It was a big success. Nova Scotia’s team said adoption was painless and fast, users were happy, and shared data indicating the thousands of dollars and person-hours saved just in the first weeks of the Safe Check-In service. And why not? To CDS, the incremental cost of having NSDS as a GC Notify user was infinitesimal; at the time, CDS estimated it would cost only $4,000 to send 30 million emails — one to every adult in Canada — and Nova Scotia was sending thousands of messages, not millions.
It’s the kind of win-win governments should want to replicate, over and over. To be sure, some policy considerations that were set aside temporarily in light of the pandemic exigency had to be addressed eventually. (Who owns and is liable for the security of provincial data that passes through a federal system? Should the federal government charge other governments for these services?) But when CDS and its departmental colleagues began to consider how to make the authority permanent, they returned to those issues, and discovered they were eminently solvable.
The US legislation comes from a similar understanding and need. TTS has long recognized the SLTT appetite for such help. Open-source TTS projects like analytics.usa.gov and the US Web Design System have been replicated (“forked”) and re-used by hundreds of cities, states, other nations, non-profits, and private companies; but those organizations each need in-house expertise to make use of the code. Supported online services — SaaS and PaaS — are the next frontier, potentially an order of magnitude more impactful for SLTTs. GSA and OMB have expended considerable effort over the last couple years to ensure that login.gov can be used, for a fee, by SLTT governments; and the first state integrations with login.gov are finally underway. The current chief executive of the GSA, Administrator Robin Carnahan, was once a cabinet official in her home state of Missouri, and that experience made her a longtime proponent of better collaboration and exchange of tools between governments. In 2016 she joined 18F and established its State and Local practice; in 2020 she and 18F colleague Waldo Jaquith (now a senior advisor to Carnahan at GSA) created what is now the Intergovernmental Software Collaborative (one of the projects I work on at Georgetown University’s Beeck Center), to study and promote jurisdictions working together rather than independently and redundantly on software projects, on the theory that building collaboratively across jurisdictions both produces better outcomes for the public and saves governments time and money.
If there is any doubt whether SLTT services could be better delivered and managed cooperatively between jurisdictions, look no further than the tens of billions of federal dollars sent annually to states to implement federal programs. Core services to support those implementations, which could range from software modules to baseline user research to reference API implementations, are a common need for every implementing jurisdiction, and would very likely both save money and time and improve outcomes in any number of ways. Such core services could be provided by the federal government if the law so allowed, but until recently, it often did not. For example, in 2015, 18F looked into whether it could provide common software services like reference implementations to support state child welfare service implementations, but they and HHS found no authorization to spend money from the program’s administrative budget on such activities, even though the states were permitted to separately engage 18F on a fee-for-service basis using their block-granted funds.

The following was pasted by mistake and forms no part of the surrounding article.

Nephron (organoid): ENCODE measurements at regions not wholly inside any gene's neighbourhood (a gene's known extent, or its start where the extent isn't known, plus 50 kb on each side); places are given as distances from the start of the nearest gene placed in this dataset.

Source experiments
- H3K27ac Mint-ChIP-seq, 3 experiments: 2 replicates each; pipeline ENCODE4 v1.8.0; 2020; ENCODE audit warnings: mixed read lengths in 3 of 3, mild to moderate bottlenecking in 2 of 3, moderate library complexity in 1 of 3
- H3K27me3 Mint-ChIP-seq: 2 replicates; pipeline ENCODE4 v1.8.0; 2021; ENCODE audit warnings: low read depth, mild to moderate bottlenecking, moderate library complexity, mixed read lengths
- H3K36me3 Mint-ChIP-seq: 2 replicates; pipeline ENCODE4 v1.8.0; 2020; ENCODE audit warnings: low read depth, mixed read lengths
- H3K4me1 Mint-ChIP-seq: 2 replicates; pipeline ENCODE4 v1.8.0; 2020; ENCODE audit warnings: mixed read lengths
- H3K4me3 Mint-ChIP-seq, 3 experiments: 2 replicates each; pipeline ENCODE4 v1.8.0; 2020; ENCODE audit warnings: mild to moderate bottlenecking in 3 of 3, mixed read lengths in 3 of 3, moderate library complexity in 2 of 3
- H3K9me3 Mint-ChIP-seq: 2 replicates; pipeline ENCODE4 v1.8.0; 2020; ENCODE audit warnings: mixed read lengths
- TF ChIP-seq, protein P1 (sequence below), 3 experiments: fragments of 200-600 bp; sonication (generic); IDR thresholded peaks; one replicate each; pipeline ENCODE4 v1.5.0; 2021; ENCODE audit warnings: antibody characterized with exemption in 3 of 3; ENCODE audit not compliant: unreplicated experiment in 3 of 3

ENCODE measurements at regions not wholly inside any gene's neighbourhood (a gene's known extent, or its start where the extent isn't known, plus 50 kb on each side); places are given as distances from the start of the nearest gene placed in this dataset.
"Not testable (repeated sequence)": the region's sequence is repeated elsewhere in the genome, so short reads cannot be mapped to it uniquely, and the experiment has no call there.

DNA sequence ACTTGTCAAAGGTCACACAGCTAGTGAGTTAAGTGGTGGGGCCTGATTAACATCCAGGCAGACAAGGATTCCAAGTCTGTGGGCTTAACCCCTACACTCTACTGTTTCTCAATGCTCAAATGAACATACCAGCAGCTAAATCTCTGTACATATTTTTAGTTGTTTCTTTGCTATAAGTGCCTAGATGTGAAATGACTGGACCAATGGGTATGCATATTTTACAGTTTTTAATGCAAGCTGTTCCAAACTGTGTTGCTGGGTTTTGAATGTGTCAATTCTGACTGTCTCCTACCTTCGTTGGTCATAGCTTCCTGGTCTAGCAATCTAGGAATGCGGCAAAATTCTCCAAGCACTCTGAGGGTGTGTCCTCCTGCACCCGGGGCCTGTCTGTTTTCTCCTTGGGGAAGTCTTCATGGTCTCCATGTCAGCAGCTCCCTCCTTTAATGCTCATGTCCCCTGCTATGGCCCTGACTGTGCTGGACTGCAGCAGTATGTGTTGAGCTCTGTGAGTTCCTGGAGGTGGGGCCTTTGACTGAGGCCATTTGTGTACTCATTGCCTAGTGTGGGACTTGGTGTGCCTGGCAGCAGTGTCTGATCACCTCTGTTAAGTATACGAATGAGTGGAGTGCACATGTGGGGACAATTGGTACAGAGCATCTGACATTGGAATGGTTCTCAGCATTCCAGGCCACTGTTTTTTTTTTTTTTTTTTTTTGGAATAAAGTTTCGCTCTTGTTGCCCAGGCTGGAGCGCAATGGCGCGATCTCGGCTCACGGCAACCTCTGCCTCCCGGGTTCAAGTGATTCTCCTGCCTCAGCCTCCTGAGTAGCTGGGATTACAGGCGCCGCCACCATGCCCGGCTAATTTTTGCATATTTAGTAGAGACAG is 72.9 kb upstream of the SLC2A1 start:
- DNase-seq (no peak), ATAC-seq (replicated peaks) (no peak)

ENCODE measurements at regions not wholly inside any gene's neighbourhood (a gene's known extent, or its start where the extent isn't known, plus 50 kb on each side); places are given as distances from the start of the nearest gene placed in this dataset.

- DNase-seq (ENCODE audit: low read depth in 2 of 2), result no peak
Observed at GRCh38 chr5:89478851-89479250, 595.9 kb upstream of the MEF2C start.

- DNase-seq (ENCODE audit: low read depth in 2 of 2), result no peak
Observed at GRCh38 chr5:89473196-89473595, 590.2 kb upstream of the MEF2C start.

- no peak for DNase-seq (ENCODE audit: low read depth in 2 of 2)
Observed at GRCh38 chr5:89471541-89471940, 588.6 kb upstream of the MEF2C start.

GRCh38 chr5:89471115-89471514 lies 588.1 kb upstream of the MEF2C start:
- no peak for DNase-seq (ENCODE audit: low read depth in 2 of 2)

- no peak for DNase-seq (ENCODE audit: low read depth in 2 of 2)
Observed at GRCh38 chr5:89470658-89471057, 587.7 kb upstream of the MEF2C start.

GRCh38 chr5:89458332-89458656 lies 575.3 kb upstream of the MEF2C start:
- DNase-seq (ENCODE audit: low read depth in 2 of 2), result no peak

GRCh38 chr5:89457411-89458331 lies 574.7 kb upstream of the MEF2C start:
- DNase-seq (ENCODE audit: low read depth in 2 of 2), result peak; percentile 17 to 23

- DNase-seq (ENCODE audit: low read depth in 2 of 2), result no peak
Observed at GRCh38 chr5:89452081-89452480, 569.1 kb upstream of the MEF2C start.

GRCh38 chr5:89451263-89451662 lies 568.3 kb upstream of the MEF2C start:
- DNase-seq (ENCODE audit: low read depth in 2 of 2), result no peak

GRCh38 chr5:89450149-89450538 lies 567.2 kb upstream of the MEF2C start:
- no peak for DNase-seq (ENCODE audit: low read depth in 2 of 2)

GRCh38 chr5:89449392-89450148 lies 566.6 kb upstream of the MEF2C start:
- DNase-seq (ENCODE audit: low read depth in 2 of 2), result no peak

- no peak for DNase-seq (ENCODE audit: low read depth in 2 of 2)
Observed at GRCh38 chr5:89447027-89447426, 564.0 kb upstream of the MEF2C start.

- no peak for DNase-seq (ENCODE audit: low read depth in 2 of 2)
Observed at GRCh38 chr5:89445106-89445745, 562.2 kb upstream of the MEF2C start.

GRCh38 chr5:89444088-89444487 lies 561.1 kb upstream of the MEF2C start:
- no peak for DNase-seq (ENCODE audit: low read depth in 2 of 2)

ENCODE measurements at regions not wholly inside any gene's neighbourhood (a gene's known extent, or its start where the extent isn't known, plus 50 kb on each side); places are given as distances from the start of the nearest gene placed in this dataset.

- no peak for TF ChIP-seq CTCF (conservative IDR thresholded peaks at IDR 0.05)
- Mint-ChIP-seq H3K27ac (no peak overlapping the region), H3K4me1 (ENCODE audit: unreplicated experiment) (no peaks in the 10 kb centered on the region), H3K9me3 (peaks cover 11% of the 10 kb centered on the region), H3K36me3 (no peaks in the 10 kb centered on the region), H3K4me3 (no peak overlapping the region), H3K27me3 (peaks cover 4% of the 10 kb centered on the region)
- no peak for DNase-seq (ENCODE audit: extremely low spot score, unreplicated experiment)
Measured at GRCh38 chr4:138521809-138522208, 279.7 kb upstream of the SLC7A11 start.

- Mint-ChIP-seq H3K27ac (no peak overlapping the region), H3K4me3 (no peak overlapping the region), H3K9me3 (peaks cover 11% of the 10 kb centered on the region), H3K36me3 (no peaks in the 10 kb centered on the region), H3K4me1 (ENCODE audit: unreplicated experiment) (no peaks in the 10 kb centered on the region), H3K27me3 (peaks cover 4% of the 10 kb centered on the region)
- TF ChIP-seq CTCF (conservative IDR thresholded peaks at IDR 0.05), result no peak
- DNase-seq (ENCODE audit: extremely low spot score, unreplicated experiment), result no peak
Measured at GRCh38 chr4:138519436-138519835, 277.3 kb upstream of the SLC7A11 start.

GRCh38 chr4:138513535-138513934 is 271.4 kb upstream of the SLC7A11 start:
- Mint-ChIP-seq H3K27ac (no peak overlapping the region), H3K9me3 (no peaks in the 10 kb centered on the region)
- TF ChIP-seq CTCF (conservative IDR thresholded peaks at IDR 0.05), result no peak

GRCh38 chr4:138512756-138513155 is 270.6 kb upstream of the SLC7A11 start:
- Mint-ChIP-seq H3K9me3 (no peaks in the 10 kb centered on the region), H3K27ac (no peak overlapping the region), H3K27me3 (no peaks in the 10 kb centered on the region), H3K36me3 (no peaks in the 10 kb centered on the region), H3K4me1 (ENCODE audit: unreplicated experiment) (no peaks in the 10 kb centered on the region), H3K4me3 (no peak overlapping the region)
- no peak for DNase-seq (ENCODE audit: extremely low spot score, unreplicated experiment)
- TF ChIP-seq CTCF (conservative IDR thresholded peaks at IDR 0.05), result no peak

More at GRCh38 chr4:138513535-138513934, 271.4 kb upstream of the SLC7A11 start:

But this tide may also be shifting. 2021 legislation providing $2 billion for the Department of Labor to distribute to states to modernize their unemployment insurance systems, many of which strained or fell over completely during the pandemic, appears to allow DOL to provide or arrange for centralized services to assist states in their UI modernizations. In-house service delivery experts at DOL are on it, with help from both USDS and TTS. It remains to be seen how this relatively new flexibility will play out in DOL’s work to help the states; there are lots of variables at play. But however things shake out there, to anyone with experience in multi-team product and service delivery, this legislative improvement is an important breakthrough and should be the go-to template in Congress for all future federal funding directed to SLTT governments for implementation of federal programs. When the federal government pushes such immense responsibilities to the states, and especially when large taxpayer-funded checks are attached, it should do more than impose and enforce cumbersome policy requirements on states; it should help them, too, if it can.
Whether federal digital services are developed pursuant to a particular program like UI modernization, or as part of a general agenda to improve how government delivers services to the public, it is nearly a no-brainer to make those services available to SPLITT governments. With any luck, the US and Canadian governments will both pass their pending legislation, and we will see what teams like TTS and CDS can do to help improve service delivery up and down all the layers in our federated governments.